Westchester may be scary cool, but it’s also just plain scary. In fact, NYC’s backyard has a long and illustrious history when it comes to things that go bump in the night. What follows is a spirited dish of spirits to appease your Halloween palate.
Ghostly moans and crying have eerily echoed throughout this area ever since a July 1937 incident in which a mother and son drowned in Lake Oscaleta. Recent tips and a psychic, however, indicate that the drowning was a deliberate act of murder by the family’s patriarch. Regardless, it’s clear that Jason Voorhees is not the only legendary lake-bound spook haunting Westchester’s waterways.
This one-way road is the Ground Zero of terror. From flesh-eating albino clans and witch covens to cannibalistic serial killer Albert Fish — there’s a reason Buckout Road has been listed as one of the four spookiest roads in the world. It’s so scary, in fact, that an eponymous movie, starring Danny Glover and Colm Feore, brought the bloodcurdling legend of Buckout Road to the big screen.
Among the “authentic experiences” the author’s home offers visitors is a cacophony of otherworldly noises. “I used to work at Sunnyside as a tour guide,” says librarian Patrick Raftery, “and the housekeeper told me she heard voices on the north side of the house.” So we suggest listening extra closely the next time you visit the historic locale.
Established in 1924, the Heathcote Building has been home to many different operations over the centuries. Many believe the location is cursed or jinxed (a 2002 New York Times article agrees). It is the alleged home of the ghost of a murdered working girl, who is often seen on-site. A luxury apartment complex has been built built on the property, so chances are those tenants can expect occasional visits from some unexpected — and very dead — guests. Haunted housewarmings, anyone?
This stone Gothic Revival church near Sunnyside is allegedly haunted by some of its former occupants (which we suppose means they’re also current occupants). One former denizen supposedly matched a photo of a 19th-century pastor’s family member to a female apparition who used to knit from one of the home’s rocking chairs. But the most chilling evidence came in 2000, when a group of men were installing a new organ and saw what they say was the ghost of the church’s first pastor, William McVickar. As one might expect, the hapless workmen fled the spooky scene like proverbial bats out of hell. Do you blame them?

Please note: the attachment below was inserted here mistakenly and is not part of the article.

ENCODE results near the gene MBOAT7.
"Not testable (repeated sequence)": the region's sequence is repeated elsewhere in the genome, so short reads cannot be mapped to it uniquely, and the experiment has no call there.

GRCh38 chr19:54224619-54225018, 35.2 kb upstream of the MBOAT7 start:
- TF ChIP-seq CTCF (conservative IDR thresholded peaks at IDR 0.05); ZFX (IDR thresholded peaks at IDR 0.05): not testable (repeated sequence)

Mr. Frederick Hughes actually won a prize back in 1907 for his account of an otherworldly old man who approached him down a corridor of “strange light,” seeming to float right through a pair of massive rosewood sliding doors that were closed at the time. Upon approaching Hughes — the cane he had appeared to be walking with disappearing into thin air as he raised his diaphanous hand in gesture — the ghost reportedly said: “Too bad! Too bad! The place is cursed! The place is cursed! The trees will die! The trees will die! Betrayed for money! For money! The old home sold!” Now that’s a haughty haunt!
Special thanks to Patrick Raftery of the Westchester Historical Society, Daniel Glauber of the Scarsdale Public Library, and Lewisboro town historian Maureen Koehl.